As we approach the one month anniversary of the first “stay-at-home” orders, many are asking when we can get back to work and what will it look like when we do?  In response, companies are beginning to consider the logistics of returning employees to the workplace.  Just as the “stay-at-home” orders vary widely from state to state, any regulatory return to work orders issued by the states, or any guidance issued by any federal agencies, will likely vary widely as well. Employers with multiple locations may again find themselves juggling different requirements in different facilities, with no single approach fitting an entire multi-location business.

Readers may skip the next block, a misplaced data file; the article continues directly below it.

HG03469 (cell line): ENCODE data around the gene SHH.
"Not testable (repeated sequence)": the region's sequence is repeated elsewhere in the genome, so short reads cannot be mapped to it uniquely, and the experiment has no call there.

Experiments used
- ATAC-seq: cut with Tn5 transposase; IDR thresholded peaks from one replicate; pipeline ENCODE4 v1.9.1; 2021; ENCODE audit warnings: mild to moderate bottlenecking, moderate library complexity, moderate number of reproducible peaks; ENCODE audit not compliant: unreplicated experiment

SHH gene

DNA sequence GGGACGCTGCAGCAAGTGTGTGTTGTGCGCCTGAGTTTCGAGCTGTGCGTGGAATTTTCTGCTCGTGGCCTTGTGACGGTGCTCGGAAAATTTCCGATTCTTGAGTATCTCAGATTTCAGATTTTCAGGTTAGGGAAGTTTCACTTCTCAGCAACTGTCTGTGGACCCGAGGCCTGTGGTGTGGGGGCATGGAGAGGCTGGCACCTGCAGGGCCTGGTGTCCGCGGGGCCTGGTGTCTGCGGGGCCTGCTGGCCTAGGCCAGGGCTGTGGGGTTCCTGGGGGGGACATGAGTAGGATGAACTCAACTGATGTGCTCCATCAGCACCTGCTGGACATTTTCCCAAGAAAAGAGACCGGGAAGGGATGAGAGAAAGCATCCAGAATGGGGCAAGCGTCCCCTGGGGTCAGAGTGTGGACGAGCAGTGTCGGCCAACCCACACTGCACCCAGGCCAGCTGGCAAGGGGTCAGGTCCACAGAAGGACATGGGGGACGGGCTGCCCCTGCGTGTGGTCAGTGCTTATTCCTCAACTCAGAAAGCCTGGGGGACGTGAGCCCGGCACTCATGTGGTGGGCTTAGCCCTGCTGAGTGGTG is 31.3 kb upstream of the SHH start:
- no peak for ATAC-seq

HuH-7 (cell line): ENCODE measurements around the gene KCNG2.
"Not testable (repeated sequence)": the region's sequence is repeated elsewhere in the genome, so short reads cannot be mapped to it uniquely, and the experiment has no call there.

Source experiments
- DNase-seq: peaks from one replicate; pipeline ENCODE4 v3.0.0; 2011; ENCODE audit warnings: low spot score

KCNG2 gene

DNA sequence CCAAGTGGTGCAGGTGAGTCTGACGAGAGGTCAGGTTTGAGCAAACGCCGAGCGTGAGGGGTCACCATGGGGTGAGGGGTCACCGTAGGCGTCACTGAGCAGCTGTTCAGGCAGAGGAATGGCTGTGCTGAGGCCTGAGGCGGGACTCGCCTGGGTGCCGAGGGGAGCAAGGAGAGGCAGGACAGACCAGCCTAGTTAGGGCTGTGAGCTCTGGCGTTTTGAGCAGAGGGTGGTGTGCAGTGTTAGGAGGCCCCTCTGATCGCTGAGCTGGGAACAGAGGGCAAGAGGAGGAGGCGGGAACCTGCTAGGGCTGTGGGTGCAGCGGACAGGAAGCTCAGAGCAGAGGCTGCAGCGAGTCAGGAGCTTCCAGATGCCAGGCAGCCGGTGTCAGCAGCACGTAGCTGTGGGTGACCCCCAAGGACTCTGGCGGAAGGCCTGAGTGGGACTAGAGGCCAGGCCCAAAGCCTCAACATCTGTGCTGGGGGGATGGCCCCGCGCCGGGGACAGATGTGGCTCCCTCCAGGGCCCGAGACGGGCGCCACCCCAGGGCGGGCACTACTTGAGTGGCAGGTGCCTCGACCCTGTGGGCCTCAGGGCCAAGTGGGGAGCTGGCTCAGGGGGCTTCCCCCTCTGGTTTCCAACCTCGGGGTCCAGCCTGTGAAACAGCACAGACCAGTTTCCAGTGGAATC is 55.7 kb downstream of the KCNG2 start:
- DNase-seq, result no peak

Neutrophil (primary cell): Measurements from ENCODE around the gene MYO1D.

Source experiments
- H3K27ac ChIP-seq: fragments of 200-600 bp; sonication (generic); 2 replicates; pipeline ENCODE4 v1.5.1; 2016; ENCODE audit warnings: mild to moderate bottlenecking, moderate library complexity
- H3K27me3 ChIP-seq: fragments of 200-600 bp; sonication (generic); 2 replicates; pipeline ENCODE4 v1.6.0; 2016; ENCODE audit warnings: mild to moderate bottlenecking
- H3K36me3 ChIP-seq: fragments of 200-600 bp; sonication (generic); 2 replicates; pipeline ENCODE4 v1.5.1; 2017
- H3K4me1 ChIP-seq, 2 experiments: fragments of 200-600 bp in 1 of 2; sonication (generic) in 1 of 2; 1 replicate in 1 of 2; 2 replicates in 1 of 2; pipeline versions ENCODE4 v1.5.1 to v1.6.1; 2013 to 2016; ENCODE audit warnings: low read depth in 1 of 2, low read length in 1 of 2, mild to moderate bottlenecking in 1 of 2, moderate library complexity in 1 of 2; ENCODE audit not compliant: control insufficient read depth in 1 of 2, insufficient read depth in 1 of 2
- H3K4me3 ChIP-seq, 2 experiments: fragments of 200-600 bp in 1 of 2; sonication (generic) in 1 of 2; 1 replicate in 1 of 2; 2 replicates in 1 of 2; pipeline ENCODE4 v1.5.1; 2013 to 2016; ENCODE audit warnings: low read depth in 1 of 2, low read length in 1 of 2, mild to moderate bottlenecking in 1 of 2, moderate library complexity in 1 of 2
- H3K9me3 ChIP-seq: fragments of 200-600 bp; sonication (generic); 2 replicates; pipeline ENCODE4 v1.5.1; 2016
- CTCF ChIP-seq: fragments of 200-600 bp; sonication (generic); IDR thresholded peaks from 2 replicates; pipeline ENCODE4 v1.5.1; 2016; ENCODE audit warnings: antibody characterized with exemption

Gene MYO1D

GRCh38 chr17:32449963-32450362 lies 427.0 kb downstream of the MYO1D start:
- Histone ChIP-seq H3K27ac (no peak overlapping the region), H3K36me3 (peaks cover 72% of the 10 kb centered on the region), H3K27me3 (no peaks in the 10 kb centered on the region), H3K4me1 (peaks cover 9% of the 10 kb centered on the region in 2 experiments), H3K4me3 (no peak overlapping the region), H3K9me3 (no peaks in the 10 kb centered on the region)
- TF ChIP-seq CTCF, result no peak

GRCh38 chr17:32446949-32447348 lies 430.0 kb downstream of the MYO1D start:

Though “stay-at-home” states have not yet issued guidance on how or when they will allow non-essential businesses to begin operating again, such a return could commence at any time.  In order to assist companies with preparing in the absence of regulatory guidance, we have developed the following suggestions for employers’ consideration as they plan to return employees to the workplace and seek to be positioned to do so, when permissible, as efficiently and quickly as possible:

  • Be prepared to comply with the CDC’s Guidelines in effect at the time of a return to work. For current example, employers should ensure they have sufficient handwashing stations and supplies, tissue disposal options and appropriate postings regarding sanitation and hygiene.
  • Consider improved infection control/sanitization practices for high-touch areas such as equipment, machinery, restrooms and breakrooms, and sanitization materials for workers and visitors.
  • It is likely that in every